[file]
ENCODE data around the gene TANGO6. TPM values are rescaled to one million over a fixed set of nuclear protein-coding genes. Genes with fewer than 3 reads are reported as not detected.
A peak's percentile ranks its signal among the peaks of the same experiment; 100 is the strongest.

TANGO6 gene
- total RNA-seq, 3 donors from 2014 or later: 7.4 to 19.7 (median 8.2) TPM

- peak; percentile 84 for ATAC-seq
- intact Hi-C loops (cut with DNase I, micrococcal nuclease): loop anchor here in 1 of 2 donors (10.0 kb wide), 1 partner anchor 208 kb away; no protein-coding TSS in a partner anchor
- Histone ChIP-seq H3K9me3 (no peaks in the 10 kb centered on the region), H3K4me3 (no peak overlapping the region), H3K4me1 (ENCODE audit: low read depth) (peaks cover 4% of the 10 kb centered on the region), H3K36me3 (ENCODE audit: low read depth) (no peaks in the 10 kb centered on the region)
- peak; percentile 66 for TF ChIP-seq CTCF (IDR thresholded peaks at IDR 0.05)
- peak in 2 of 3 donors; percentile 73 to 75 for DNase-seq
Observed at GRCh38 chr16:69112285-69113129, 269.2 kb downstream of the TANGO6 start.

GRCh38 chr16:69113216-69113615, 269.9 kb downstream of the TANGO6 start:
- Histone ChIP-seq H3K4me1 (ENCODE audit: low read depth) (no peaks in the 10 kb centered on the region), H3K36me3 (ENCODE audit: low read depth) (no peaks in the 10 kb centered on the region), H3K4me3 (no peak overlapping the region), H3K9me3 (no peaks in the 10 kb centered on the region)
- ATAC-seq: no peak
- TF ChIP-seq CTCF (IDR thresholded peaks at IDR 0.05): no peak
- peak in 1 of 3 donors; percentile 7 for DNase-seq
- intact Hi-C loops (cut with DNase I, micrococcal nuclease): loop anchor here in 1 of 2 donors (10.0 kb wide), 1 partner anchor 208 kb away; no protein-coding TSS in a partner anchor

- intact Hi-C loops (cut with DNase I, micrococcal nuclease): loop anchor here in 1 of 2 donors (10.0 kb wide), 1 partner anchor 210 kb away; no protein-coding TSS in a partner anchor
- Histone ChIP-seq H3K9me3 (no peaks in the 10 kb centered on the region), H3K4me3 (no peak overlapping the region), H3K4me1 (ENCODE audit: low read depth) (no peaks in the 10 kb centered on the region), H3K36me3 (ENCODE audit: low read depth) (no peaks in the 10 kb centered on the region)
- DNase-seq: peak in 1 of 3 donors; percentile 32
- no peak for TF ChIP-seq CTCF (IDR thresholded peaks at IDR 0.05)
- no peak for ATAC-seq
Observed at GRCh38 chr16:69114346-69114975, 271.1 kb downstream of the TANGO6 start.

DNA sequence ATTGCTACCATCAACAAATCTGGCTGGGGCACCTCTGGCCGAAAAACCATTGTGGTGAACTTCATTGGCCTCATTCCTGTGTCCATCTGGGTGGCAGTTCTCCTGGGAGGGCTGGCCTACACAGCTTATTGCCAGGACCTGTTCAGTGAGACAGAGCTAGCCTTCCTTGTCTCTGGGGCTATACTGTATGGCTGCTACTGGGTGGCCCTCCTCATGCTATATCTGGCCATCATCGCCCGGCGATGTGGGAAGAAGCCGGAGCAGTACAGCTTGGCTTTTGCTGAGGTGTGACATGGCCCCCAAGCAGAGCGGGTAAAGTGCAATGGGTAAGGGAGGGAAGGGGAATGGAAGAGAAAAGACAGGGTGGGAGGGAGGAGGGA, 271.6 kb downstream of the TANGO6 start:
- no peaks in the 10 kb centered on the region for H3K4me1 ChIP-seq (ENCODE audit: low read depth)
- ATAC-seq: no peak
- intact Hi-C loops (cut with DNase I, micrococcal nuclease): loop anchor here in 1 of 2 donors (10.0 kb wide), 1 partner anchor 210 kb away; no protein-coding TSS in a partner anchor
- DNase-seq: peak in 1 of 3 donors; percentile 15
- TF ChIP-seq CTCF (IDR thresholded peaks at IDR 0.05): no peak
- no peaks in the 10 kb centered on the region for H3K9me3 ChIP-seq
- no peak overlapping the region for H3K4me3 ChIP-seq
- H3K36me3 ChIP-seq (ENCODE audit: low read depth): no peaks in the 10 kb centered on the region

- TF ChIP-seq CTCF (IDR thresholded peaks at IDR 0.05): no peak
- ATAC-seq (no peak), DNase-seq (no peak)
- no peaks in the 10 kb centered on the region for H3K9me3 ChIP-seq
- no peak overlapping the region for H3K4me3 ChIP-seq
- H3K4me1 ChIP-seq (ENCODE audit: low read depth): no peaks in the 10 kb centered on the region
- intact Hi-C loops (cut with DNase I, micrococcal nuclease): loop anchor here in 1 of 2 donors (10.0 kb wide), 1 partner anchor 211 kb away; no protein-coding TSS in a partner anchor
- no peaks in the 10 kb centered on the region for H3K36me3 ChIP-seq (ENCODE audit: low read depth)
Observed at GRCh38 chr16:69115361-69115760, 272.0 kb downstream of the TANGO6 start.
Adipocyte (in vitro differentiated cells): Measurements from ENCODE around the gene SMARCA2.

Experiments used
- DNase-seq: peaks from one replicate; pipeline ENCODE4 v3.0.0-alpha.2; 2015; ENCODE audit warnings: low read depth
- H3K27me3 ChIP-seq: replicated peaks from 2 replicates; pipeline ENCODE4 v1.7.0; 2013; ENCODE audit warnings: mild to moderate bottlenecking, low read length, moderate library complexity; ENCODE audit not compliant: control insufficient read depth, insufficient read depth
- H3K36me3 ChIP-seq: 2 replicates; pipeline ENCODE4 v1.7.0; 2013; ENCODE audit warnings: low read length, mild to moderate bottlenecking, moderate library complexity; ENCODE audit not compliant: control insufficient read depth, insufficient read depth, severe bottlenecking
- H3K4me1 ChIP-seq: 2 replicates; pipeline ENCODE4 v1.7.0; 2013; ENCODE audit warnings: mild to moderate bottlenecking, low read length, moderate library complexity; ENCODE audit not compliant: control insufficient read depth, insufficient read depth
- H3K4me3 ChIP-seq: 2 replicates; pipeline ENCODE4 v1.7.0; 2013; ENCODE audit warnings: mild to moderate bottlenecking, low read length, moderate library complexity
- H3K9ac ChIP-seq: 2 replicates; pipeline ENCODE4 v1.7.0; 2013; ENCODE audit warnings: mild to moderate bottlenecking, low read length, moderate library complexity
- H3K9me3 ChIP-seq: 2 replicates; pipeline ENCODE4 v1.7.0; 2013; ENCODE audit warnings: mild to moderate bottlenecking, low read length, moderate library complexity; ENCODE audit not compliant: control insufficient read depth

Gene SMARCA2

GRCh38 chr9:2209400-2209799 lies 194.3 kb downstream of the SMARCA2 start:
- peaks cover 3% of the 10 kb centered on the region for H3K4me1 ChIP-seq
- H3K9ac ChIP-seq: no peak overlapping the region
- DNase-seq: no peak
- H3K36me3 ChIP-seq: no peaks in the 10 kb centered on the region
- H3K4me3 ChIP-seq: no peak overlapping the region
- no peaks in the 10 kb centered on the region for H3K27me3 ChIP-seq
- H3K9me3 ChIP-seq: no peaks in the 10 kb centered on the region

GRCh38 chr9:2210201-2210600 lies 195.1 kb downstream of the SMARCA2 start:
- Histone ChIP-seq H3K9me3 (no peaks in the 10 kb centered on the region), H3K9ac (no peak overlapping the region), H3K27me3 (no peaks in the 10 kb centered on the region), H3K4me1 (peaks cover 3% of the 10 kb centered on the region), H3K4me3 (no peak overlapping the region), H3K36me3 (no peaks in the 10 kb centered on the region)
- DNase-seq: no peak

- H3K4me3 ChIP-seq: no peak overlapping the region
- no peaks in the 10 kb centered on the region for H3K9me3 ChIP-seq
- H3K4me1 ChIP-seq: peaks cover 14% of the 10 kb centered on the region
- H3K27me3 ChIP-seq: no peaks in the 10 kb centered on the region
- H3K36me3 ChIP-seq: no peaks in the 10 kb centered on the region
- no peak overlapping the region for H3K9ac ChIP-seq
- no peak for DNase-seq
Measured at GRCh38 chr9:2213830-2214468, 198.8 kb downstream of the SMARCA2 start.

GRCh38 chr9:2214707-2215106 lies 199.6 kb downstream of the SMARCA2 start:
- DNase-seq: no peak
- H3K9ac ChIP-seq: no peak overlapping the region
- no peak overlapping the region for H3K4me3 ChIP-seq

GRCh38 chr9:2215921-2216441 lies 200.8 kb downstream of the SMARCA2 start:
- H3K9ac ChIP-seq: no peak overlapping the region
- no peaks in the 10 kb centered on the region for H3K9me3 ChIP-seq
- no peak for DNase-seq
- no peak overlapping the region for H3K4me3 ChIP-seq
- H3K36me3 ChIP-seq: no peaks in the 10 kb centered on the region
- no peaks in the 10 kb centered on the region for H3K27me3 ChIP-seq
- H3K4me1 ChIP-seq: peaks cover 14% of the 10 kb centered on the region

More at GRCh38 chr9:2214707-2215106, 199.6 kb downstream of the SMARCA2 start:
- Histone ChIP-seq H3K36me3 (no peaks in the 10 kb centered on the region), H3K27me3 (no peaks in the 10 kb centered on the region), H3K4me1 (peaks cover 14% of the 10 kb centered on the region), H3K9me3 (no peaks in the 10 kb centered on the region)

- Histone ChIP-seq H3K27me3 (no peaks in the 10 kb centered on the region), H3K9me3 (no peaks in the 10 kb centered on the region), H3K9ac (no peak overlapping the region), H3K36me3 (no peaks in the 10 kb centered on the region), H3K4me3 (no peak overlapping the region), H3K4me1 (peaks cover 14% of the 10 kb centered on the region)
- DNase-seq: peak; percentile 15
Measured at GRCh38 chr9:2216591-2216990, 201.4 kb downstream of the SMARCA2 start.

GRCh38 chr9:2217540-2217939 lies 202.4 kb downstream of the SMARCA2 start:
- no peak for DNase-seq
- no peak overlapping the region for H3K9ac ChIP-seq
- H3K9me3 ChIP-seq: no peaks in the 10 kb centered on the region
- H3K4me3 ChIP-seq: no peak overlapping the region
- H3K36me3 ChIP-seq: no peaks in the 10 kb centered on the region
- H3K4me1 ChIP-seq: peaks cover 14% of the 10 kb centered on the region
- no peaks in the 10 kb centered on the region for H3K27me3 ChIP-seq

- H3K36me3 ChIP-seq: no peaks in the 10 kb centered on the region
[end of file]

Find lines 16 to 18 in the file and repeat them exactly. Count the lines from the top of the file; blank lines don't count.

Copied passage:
- intact Hi-C loops (cut with DNase I, micrococcal nuclease): loop anchor here in 1 of 2 donors (10.0 kb wide), 1 partner anchor 208 kb away; no protein-coding TSS in a partner anchor

- intact Hi-C loops (cut with DNase I, micrococcal nuclease): loop anchor here in 1 of 2 donors (10.0 kb wide), 1 partner anchor 210 kb away; no protein-coding TSS in a partner anchor
- Histone ChIP-seq H3K9me3 (no peaks in the 10 kb centered on the region), H3K4me3 (no peak overlapping the region), H3K4me1 (ENCODE audit: low read depth) (no peaks in the 10 kb centered on the region), H3K36me3 (ENCODE audit: low read depth) (no peaks in the 10 kb centered on the region)